Dear Zachary


I was trying to study when my girlfriend put this on. We’re sitting beside each other, and I’m only half-listening to the story of a man who is murdered – allegedly by his ex-girlfriend. The same ex-girlfriend who is pregnant with his unborn child. And one of the man’s best friends – a documentary filmmaker – who decides he’s going to interview all the friends and family of the victim to give as a gift to the unborn child to let him know how great his father was.

I’ll be honest, I wasn’t terribly interested in watching it. I’ve passed by it on Netflix so many times, thinking that it sounded kind of interesting, but still a bit too dry. I mean, it sounds like a nice gesture to Zachary (the then-unborn child of the victim), but I couldn’t really understand what the appeal would be for a mass audience. A documentary about memorializing a man I’ve never met, and all these people saying how great he was? Is that really it? Short answer: no.

I was trying to ignore the film when it was on, and at first, it seemed like a legitimate reaction. The footage is amateur and of very poor quality – it’s pretty much exactly what you would see on a home video (which is understandable, as most of the past footage is from home videos). But it will draw you in. I actually had to stop everything I was doing and pay attention to what was happening. It’s a shattering and disturbing story – the documentary isn’t only focused on telling us about the victim, it’s also focused on the machinations of the ongoing murder trial and the Canadian legal system. There will be moments where you are sick to your stomach, and other moments where you can’t speak. It’s a powerful, powerful film.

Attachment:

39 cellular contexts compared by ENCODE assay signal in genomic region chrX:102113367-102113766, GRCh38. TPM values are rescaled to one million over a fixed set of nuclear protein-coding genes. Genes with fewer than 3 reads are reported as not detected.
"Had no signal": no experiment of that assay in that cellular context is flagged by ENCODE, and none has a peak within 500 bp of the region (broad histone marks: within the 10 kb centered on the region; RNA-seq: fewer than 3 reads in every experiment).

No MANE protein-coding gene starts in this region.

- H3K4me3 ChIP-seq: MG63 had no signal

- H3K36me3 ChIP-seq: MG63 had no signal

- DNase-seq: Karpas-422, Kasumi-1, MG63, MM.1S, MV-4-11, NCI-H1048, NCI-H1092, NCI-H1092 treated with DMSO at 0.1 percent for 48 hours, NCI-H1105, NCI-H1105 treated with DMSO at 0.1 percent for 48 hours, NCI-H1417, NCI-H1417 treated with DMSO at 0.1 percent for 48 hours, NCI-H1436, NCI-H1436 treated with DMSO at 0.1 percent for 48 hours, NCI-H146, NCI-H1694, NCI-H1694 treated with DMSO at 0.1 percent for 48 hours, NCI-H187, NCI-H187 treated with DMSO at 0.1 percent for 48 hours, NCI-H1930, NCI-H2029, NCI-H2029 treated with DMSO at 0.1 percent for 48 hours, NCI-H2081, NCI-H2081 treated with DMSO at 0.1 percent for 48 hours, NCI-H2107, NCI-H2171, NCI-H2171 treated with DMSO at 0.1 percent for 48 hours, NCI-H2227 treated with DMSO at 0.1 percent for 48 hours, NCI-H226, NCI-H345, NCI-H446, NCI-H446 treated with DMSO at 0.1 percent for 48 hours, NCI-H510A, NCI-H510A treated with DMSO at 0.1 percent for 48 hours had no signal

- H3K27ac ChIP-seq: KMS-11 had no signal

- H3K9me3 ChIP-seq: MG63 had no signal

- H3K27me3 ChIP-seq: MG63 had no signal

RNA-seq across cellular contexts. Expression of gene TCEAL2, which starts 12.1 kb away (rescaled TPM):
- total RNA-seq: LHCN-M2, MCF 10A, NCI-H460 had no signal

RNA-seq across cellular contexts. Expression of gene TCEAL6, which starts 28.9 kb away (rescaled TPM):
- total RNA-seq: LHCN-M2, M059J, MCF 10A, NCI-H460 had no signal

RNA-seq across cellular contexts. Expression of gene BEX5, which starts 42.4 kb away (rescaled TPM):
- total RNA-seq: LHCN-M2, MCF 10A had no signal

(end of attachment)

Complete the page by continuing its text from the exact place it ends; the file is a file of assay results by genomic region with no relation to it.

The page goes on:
If you’re looking for a movie that will affect you, it’s right here. I think it’s still on Netflix, and I strongly urge you to watch it before it’s not.

Grade: A

Sidenote: The filmmaker (also the victim’s best friend) does the voice-over for much of the film. We’re so used to unemotional, flat voice-overs that it’s jarring to hear one in a tone of sadness and anger. It’s a very effective choice in a nontraditional documentary.


One Response to Dear Zachary

  1. Nostra says:

    One of the best documentaries I think that’s available, it really is an emotional and devestating film to watch. I’ve interviewed director Kurt Kuenne about another movie and he told me that the things that happened had impact on writing that movie. He recently released an epilogue to Dear Zachary,telling about the impact it had on the Canadian legal system. I’ve put it up if you would like to watch it:

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